Problems of Philosophy
First published in the Home University Library, 1912
IN the following pages I have confined myself in the main
to those problems of philosophy in regard to which I thought
it possible to say something positive and constructive,
since merely negative criticism seemed out of place. For
this reason, theory of knowledge occupies a larger space
than metaphysics in the present volume, and some topics
much discussed by philosophers are treated very briefly,
if at all.
I have derived valuable assistance from unpublished writings
of G. E. Moore and J. M. Keynes: from the former, as regards
the relations of sense-data to physical objects, and from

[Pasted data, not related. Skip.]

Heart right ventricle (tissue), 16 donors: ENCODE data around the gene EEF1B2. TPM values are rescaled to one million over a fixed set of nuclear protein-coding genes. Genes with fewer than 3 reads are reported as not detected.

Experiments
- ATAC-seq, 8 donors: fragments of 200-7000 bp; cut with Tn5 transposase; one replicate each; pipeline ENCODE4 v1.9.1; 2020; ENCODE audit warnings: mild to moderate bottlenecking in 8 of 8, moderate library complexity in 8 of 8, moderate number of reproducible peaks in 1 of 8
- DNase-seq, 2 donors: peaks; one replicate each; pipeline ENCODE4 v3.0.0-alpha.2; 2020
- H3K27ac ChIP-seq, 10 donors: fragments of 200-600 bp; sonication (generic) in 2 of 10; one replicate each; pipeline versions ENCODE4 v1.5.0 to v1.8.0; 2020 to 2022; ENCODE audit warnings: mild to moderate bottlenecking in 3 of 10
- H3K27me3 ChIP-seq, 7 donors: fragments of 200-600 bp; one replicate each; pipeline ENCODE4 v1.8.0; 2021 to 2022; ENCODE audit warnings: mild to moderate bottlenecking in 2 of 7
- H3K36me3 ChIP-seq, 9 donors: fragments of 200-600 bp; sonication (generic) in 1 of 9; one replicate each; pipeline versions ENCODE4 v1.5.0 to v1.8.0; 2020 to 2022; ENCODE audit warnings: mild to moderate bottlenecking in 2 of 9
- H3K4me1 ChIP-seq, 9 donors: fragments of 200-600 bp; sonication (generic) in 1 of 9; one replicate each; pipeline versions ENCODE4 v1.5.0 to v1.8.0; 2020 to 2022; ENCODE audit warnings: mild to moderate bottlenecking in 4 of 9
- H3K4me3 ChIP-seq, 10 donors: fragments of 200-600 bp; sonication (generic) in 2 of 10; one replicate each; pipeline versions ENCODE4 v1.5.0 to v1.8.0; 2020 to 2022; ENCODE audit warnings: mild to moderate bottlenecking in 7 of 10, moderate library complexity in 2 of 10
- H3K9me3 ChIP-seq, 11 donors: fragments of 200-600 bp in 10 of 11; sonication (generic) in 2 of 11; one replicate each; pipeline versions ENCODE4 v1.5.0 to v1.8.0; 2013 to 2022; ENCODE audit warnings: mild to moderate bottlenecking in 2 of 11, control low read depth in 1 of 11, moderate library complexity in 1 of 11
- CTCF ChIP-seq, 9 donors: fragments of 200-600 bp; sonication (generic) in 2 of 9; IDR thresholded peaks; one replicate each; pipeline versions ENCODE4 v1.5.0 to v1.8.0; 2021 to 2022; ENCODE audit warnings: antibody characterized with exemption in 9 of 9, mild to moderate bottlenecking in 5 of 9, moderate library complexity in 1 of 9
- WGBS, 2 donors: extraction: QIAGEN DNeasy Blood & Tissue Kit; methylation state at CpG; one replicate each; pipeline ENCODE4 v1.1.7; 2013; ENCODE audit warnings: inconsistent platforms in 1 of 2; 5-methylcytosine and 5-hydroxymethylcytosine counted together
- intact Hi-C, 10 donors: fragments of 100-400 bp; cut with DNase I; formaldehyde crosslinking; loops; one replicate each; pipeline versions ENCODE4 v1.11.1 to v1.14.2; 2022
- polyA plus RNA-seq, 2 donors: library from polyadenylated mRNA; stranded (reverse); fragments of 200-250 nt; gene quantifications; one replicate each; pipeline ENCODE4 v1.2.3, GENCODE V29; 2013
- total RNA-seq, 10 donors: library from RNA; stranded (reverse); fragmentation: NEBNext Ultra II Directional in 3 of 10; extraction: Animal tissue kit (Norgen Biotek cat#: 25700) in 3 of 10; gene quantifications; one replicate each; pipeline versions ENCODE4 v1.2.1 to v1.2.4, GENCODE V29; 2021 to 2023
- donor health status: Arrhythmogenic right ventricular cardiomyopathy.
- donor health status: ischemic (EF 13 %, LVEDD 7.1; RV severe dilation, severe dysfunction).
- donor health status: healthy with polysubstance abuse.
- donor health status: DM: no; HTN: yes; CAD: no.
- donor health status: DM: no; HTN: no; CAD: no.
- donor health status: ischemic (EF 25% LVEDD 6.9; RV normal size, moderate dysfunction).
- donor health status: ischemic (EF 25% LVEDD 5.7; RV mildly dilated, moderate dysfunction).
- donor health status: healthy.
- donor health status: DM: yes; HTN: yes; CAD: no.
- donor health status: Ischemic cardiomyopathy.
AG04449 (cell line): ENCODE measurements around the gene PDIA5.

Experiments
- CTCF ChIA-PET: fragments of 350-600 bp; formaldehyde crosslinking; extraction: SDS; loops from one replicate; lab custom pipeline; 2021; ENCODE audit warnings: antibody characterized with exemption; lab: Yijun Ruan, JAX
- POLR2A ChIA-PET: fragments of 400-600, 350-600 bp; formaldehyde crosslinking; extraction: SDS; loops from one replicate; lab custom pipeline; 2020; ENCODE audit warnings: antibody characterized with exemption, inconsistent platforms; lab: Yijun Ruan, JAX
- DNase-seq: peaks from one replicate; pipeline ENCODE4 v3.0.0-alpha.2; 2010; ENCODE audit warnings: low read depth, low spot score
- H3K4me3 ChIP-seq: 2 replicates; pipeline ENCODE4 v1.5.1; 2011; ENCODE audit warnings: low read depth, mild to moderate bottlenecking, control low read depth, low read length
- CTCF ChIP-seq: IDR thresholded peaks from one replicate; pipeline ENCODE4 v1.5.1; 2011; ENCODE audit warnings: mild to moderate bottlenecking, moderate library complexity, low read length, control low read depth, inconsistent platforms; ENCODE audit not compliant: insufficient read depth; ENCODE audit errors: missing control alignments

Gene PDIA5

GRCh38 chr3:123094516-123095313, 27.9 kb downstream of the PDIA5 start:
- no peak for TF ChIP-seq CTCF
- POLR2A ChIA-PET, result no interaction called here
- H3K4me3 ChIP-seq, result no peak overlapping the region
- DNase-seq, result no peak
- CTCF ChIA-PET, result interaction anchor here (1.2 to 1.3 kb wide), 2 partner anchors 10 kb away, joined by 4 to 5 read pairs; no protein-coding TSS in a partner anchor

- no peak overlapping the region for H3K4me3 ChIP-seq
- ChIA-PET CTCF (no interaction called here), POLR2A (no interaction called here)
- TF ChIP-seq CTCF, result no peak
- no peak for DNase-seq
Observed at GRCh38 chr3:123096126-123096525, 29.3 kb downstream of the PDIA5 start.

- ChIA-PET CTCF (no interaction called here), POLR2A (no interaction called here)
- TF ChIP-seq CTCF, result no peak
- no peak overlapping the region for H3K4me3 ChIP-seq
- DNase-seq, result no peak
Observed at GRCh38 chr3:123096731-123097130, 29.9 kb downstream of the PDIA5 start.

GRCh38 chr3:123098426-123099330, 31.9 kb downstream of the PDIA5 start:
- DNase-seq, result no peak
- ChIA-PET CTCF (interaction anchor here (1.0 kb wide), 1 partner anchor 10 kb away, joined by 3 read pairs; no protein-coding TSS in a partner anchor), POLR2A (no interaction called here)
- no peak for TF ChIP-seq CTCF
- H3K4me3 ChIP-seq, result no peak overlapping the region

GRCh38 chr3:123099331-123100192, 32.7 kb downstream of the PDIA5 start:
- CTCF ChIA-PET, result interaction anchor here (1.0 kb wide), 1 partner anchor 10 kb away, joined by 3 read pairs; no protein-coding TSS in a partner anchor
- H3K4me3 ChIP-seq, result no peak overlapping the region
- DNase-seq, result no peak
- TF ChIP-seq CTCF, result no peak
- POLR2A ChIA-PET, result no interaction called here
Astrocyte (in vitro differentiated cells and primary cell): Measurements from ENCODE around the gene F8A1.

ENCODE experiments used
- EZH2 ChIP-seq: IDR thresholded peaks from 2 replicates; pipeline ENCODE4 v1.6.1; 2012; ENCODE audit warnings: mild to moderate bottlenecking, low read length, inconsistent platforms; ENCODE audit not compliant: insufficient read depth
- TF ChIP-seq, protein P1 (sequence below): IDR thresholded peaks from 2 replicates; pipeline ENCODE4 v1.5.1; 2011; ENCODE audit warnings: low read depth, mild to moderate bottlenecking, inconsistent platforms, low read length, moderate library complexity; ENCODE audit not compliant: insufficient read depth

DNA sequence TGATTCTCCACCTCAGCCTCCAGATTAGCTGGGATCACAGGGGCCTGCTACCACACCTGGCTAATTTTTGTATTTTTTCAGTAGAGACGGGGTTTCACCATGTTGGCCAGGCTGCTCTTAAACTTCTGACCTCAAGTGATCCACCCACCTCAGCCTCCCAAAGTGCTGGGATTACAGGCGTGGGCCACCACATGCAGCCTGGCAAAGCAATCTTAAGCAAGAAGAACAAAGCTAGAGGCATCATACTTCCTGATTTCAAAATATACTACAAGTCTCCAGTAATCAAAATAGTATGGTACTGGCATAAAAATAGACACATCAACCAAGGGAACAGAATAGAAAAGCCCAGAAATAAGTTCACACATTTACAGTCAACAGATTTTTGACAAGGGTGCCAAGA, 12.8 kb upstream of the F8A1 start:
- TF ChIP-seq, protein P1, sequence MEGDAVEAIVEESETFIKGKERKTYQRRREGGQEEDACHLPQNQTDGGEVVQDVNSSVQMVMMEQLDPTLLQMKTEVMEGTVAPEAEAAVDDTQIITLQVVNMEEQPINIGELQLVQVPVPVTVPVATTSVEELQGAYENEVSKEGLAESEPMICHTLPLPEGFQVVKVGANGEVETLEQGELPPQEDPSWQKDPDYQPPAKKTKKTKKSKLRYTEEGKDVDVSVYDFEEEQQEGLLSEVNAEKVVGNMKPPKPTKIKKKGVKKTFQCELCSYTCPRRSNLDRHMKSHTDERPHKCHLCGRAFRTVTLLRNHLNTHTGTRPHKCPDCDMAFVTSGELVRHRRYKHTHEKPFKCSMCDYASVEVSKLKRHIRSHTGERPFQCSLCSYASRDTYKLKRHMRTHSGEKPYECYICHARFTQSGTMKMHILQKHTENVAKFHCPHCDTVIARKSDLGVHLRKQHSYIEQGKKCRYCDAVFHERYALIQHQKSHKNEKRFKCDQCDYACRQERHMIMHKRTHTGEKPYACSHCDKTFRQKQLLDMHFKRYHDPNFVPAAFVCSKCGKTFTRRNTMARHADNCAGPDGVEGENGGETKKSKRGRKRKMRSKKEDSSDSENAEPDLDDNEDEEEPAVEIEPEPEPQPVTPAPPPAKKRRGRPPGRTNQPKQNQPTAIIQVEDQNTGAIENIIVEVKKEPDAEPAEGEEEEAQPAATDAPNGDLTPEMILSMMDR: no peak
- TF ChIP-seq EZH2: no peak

the latter as regards probability and induction. I have
also profited greatly by the criticisms and suggestions
of Professor Gilbert Murray.
NOTE TO SEVENTEENTH IMPRESSION
WITH reference to certain statements on pages 44, 75, 131,
and 132, it should be remarked that this book was written
in the early part of 1912 when China was still an Empire,
and the name of the then late Prime Minister did begin with
the letter B.